Difference between revisions of "Martha Coakley criticized for accepting Anti-Defamation League award"
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'''Milford Daily News [https://www.milforddailynews.com/article/20100115/NEWS/301159965 link]
'''Milford Daily News
Revision as of 03:39, 10 November 2019
Martha Coakley criticized for accepting Anti-Defamation League award
Published January 15, 2010
Milford Daily News link https://www.milforddailynews.com/article/20100115/NEWS/301159965
By Chris Helms Posted Jan 15, 2010 at 12:01 AM Updated Jan 15, 2010 at 3:16 PM
In the fall of 2007, when Watertown was the epicenter of a movement to call attention to the Anti-Defamation League’s failure to call the Armenian Genocide a genocide, Attorney General Martha Coakley accepted an award from the ADL.
At least one Armenia-American wants Coakley, the Democratic nominee in Tuesday’s special election for the U.S. Senate, to give back the award.
“She accepted this award from the ADL in the middle of the campaign against the genocide denials of the ADL,” said David Boyajian of Belmont. “It was major news at the time in the Boston papers and the international press, so she had to have known about it. She went ahead despite all this and accepted. She should not have done that when there was such a cloud hanging over the head of the ADL.”
A spokesman for the Coakley campaign said she supports a Congressional resolution making it official U.S. policy to refer to the mass deaths of Armenians at the hands of the Ottoman Empire as genocide. The spokesman referred questions regarding the award to the attorney general’s press office.
Coakley accepted the honor in October 2007, two months after Watertown cut ties with the ADL anti-bias program “No Place for Hate.” At issue was the ADL, a well-known civil rights group and strong opponent of Holocaust denial, failing to acknowledge that the slaughter of 1.5 million Armenians by the Turks during World War I was genocide.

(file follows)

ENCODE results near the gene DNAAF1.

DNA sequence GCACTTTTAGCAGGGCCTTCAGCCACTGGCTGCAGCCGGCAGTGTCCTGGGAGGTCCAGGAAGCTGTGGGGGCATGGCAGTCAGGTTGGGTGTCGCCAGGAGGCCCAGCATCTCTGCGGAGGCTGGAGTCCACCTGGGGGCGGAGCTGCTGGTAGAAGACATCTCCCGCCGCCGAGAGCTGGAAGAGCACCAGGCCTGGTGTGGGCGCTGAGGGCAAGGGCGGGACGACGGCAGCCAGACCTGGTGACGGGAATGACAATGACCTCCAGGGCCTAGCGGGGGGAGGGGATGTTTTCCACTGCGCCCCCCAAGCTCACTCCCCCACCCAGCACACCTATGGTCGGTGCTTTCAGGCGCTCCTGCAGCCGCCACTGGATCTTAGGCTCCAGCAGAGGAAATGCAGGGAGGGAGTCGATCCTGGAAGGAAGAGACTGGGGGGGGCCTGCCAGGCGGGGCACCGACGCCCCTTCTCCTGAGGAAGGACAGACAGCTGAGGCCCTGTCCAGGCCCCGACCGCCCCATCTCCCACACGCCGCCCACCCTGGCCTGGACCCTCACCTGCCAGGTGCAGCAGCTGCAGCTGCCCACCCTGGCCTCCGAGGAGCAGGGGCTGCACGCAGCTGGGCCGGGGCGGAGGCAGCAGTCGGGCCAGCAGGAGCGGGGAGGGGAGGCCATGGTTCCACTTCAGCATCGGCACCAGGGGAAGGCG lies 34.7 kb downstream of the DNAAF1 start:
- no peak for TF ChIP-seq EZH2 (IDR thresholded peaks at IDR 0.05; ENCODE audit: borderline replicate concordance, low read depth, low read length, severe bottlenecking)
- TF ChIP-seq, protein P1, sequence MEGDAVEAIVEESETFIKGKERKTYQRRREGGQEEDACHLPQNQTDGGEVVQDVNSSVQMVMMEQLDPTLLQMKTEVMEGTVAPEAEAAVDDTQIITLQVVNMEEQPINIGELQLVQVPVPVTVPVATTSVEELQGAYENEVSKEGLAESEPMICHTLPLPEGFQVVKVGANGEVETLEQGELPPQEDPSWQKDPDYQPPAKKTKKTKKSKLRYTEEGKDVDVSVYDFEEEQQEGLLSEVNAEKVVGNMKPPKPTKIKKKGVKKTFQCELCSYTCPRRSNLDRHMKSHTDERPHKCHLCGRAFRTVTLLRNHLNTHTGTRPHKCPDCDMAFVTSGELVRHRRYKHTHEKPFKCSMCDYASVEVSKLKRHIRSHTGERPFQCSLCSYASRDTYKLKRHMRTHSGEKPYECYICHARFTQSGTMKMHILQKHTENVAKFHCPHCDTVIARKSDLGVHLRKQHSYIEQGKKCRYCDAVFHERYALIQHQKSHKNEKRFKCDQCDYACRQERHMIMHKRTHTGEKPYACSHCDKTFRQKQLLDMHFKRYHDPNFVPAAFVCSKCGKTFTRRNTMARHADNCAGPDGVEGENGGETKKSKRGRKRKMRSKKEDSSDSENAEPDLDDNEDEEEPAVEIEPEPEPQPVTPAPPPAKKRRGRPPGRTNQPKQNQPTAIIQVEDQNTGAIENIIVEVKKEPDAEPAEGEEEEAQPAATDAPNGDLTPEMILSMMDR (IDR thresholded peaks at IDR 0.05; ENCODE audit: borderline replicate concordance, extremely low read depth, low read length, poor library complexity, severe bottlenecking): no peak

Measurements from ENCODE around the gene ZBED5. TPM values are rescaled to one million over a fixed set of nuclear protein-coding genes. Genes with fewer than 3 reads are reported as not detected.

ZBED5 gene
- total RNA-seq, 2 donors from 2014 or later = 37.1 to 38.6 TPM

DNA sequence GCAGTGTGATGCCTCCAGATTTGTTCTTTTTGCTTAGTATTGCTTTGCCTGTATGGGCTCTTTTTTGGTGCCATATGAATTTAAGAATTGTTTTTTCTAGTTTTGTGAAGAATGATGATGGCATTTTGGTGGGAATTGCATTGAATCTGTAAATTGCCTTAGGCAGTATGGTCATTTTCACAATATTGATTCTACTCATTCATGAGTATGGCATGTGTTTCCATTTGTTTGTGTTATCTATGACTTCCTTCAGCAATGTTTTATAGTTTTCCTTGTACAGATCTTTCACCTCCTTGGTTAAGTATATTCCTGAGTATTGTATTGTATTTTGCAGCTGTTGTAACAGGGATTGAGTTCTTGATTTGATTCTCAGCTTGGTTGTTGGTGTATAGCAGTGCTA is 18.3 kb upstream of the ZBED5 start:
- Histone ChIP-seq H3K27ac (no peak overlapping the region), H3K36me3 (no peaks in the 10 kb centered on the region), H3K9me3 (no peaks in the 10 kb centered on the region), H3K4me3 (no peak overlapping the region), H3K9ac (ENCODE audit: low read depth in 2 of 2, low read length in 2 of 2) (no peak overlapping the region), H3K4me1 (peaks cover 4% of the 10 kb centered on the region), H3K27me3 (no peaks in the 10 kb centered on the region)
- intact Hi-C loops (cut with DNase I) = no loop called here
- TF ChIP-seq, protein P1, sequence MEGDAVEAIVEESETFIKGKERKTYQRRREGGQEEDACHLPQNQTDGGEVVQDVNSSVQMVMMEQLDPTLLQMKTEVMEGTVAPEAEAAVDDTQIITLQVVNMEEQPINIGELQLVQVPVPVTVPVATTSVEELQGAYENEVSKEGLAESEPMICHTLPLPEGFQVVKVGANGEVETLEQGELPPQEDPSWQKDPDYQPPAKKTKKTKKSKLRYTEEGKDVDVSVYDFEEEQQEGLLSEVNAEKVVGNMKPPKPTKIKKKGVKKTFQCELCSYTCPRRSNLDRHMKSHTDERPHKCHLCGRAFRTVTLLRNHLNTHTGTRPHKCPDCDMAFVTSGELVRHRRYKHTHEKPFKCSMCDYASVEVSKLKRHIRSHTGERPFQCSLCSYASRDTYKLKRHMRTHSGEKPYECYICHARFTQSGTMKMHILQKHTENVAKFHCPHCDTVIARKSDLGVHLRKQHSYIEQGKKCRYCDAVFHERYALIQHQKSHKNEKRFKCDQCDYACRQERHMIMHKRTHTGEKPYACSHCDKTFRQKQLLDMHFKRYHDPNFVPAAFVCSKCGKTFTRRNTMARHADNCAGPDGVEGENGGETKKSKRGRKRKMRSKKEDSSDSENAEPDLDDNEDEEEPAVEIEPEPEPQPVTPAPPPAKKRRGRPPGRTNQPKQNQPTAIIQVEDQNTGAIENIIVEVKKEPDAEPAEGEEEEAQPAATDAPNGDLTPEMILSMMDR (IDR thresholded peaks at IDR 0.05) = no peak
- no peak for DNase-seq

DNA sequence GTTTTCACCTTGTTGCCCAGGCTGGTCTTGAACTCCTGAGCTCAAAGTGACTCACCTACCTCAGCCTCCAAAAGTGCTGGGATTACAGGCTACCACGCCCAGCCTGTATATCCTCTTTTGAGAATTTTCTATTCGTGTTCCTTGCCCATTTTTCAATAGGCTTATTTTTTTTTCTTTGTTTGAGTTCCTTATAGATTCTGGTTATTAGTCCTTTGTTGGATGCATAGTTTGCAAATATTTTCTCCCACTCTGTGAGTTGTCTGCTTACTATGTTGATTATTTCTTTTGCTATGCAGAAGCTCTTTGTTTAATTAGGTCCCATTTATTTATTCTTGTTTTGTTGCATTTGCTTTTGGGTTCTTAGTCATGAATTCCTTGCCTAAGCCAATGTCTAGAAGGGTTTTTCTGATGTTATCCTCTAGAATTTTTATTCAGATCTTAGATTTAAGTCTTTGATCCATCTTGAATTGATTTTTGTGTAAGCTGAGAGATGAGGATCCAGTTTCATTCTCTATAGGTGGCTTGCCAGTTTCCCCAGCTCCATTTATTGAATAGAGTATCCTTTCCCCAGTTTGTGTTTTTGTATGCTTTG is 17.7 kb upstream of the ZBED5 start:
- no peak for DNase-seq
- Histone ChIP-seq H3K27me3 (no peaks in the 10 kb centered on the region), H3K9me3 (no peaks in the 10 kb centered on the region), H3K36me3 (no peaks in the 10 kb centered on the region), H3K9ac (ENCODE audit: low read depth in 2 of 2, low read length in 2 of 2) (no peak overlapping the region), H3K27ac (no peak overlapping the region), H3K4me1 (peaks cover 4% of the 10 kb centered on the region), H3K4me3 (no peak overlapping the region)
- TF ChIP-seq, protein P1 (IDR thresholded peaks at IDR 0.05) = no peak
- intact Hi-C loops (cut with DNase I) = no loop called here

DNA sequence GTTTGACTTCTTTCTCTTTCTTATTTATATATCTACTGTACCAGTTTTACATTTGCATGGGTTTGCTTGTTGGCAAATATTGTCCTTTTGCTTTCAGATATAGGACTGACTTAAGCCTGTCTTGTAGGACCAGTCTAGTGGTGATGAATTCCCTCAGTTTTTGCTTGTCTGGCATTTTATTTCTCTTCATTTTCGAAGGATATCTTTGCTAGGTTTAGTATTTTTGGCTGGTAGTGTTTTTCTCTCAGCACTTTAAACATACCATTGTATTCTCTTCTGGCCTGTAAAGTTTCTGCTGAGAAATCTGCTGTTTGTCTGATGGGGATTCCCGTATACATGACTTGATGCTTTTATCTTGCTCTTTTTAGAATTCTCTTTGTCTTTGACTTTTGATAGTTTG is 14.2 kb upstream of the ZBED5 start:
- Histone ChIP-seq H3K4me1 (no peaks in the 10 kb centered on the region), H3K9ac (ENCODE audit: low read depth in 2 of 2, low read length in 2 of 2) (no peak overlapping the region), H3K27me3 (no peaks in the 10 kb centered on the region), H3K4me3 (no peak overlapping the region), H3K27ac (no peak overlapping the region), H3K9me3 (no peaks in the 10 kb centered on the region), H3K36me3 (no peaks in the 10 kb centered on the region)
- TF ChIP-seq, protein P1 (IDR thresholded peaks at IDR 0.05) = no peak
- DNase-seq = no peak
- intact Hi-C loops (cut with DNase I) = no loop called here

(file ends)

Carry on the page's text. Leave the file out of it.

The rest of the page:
Watertown’s action sparked more than a dozen other communities to leave “No Place for Hate.” In time, even the program’s co-sponsor, the Massachusetts Municipal Association, divorced itself from the ADL program in protest.
It was during this furor that Coakley accepted the “Woman of Valor” award from the ADL. In a press release issued at the time, Coakley said “I am proud to be recognized by an organization that does so much to better the community and to protect the rights of its citizens.”
That makes Boyajian angry. He wrote a letter to Coakley which he says she did not answer.
“I’m sure she knew the ADL was applying a double-standard,” he said.
Boyajian said Coakley should not only return the award but also ask the national office of the ADL to forthrightly acknowledge the Armenian Genocide.
Boyajian said she should also support the Armenian Genocide recognition resolution that each year is filed in Congress.
Polls show that Coakley goes into the weekend in a dead heat with Republican Scott Brown. Boyajian said he didn’t know if Armenian Genocide politics would influence Armenian-American voters.
“I know that Armenians are concerned right now, but whether it has an impact on the race, I don’t know.”
Sen. Ted Kennedy, whose death opened the seat, was well known as a friend of Armenians and strong backer of Armenian Genocide recognition by the U.S. government.
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